Posted on Thursday, April 17th, 2008
Doh! I felt such a fool. While checking the manuscript of The Last Oil Shock for the new mass market paperback edition, available from 17 April, I noticed a real howler.
In order to expose the fantasy of the hydrogen economy I had done a calculation to show how much additional low-CO2-emitting electricity generating capacity would be needed to run Britain’s road transport on ‘cleanly’ produced hydrogen. To my acute embarassment I discovered I had mistakenly treated the total number of kilometres driven as miles driven. That meant all the results were a third too high.
In the original edition, published a year ago, I claimed it would take the equivalent of 67 Sizewell B nuclear power stations, solar panels covering every inch of North Yorkshire, or a windfarm covering the entire southwest region of England. Having reworked the sum for the new edition, it turns out it would take 42 Sizewells, solar panels covering Lincolnshire, or a windfarm covering the entire northwest region of England. There, I hope that makes everyone feel better. Even after correcting such a whopping input error, the idea of the hydrogen transport economy remains absurd.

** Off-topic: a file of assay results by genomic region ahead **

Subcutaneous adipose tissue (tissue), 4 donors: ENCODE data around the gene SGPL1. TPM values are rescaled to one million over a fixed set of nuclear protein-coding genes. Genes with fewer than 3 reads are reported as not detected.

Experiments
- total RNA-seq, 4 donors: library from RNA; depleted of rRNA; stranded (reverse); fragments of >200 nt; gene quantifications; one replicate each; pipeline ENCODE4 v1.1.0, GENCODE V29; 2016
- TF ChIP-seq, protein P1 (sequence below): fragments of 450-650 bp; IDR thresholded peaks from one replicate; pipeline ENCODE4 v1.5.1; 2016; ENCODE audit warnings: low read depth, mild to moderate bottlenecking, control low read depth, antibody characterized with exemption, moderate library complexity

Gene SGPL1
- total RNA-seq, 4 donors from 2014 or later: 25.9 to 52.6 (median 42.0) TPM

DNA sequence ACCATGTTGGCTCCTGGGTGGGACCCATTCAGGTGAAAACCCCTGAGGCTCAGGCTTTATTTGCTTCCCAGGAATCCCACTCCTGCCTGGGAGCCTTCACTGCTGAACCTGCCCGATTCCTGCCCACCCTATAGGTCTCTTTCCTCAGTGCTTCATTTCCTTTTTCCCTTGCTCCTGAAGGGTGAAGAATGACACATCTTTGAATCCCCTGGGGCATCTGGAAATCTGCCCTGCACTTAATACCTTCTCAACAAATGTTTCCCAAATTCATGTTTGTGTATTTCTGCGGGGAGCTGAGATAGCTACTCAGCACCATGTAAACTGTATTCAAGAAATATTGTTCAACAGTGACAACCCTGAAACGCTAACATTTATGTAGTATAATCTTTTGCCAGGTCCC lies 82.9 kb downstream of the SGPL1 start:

The other principal arguments advanced in The Last Oil Shock have also proved robust, and today seem more relevant than ever: oil production has scarcely risen early 2005; the price of a barrel continues its northward march, having just topped $115; senior oil executives now talk openly about physical and geological limits to oil production; the damaging impacts of biofuels are becoming excruciatingly obvous; and even Alan Greenspan now agrees that Iraq was “largely about oil”.
The debate has moved on so rapidly that former US Energy Secretary James Schlesinger could argue last September “we are all peakists now”. Well, not quite. Her Majesty’s Government remains splendidly unconcerned, and Gordon Brown maintains “…the world’s oil and gas resources are sufficient to sustain economic growth for the foreseeable future”. But perhaps he can say that with some confidence; the way things are shaping up, his forseeable future is not very long.